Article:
Practically speaking, this means that while God’s presence felt so close during that hard season without you having to do anything, when you step into the promise God has for you, you may have to get up early to spend time with Him. The Presence is still there. The intimacy is still there. But you may have to be more intentional about cultivating time with Him in order to experience it. You may have to engage with God in ways that remind you that you are just as dependent on Him as before, even if the immediate crisis has passed.

People sense that the manna has stopped and think God is now distant. Not true. The manna stopping is an invitation toward cultivation. It is an invitation to maturity. It is an invitation to move beyond desert living and into a life of stewarding God’s provision and promises in your life.

We must learn to live in the desert and in the Promised Land. We have to learn how to do both. The apostle Paul put it this way:

I have learned to be content whatever the circumstances. I know what it is to be in need, and I know what it is to have plenty. I have learned the secret of being content in any and every situation, whether well fed or hungry, whether living in plenty or in want. I can do all this through him who gives me strength.

Philippians 4:11-13

Did you feel God so near in a crisis but now it seems as if the manna has stopped? What can you do now to cultivate intimacy with Him? What does it look like for you to eat the produce of the land?

Comfort and Mystery

“I, even I, am he who comforts you.
    Who are you that you fear mere mortals,
    human beings who are but grass,
that you forget the Lord your Maker,
    who stretches out the heavens
    and who lays the foundations of the earth…

Isaiah 51:12-13

So often we comfort ourselves by using the tool of “comparison.” We feel like we are struggling financially and so we compare ourselves to someone with less and say, “At least I’m not that poor.” We feel like our career has stalled and so we compare ourselves to someone who got fired and say, “At least I have a job.” This is often how we comfort ourselves when we are facing a hard time.

But using comparison to bring comfort has an ugly side to it. When you are the one completely broke, when you are the one who lost their job, when you are the one with a terminal illness, comparison only leads to more despair. Far from bringing comfort, comparison brings feelings of deep pain and hopelessness.

God makes it clear that He alone is our comforter. We need to take our pain to Him and let His presence exchange our sorrow with joy. Psalm 16:11 says, “…you will fill me with joy in your presence…” It’s in the presence of “the Father of compassion and the God of all comfort, who comforts us in all our troubles“(2 Corinthians 1:3-4) where we find comfort and a lasting joy that can’t be taken from us by hard circumstances. Comparison can never do this!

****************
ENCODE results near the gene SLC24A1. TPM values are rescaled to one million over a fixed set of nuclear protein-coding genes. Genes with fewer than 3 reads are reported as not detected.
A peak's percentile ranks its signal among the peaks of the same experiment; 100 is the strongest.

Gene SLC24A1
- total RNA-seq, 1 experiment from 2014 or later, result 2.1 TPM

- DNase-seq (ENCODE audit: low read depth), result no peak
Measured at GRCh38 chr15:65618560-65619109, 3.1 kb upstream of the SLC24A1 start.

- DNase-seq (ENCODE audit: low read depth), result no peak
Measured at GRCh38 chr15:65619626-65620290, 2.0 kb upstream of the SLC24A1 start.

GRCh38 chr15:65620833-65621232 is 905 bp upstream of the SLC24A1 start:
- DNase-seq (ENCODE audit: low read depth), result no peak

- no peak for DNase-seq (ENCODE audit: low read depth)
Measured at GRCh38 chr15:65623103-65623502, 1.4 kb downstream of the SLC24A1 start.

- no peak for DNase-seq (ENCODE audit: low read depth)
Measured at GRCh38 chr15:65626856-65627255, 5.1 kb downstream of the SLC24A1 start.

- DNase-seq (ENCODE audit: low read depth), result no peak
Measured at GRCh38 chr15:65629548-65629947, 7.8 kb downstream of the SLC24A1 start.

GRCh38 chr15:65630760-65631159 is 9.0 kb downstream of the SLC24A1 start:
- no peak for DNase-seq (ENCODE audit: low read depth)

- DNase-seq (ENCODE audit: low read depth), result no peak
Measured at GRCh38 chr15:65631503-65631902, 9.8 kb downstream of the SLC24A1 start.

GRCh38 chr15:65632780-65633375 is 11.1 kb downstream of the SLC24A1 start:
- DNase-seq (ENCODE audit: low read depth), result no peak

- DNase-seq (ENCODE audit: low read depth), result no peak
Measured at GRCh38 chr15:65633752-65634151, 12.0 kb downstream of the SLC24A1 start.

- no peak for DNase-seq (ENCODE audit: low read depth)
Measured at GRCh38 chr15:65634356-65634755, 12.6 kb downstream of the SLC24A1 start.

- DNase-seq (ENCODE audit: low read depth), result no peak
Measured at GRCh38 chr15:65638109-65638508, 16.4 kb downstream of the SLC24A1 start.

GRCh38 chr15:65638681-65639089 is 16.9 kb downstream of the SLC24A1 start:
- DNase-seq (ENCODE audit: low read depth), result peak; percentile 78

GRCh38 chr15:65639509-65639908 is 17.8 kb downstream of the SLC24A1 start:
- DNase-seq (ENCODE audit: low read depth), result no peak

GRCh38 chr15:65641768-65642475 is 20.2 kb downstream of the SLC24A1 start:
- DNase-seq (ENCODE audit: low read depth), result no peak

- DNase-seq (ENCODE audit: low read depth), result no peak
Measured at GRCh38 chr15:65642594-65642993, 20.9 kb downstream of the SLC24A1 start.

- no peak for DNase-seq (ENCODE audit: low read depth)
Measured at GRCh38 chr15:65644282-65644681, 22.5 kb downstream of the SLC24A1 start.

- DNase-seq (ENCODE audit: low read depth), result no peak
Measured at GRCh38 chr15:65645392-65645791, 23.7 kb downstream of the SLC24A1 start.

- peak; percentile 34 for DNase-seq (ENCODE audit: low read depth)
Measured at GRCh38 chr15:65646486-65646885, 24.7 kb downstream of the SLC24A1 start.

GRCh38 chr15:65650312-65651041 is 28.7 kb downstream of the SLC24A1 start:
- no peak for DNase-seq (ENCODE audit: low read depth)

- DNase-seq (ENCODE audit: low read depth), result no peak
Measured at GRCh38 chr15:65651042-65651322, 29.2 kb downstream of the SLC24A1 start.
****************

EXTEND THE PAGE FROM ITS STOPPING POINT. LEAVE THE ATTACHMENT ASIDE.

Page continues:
The Lord recently revealed something to me in regard to mystery. We humans tend to be hypocrites when it comes to what mystery we’re comfortable accepting. We ask questions regarding the mysteries of pain and suffering but never ask the same questions about our blessing and provision. We don’t wrestle through why we were born into a country with freedoms, a strong economy, job opportunities, clean water and sanitation. We know it is a mystery as to why we were born here and others were born into countries with none of these things. Yet, we accept this mystery often without a second thought.

However, we love to ask “why me” when we get an illness, or have a financial crisis, or troubled relationships. We embrace the mystery of blessing just fine but can’t bear to embrace the mystery of suffering. If the answer to the question “why was I born into a middle-class family in the one of the greatest countries in the world” is above my pay grade, then certainly why my friend got cancer is above my pay grade. Both are mysteries and both are beyond my understanding. To accept one as mystery and demand answers for the other is hypocrisy.

The healthy response to suffering in our life is to take our grief and our pain to the Lord. We take it to Him and allow Him to comfort us. When we think we have to make sense of it and figure it all out, we step out of our role as trusting sons and daughters of the Father. Embracing mystery and trusting the Lord with things that are beyond our understanding is a part of living in a broken and fallen world.

What mystery in your own life is the Lord asking you to trust Him with?

What do you need to take to the Lord to receive His comfort?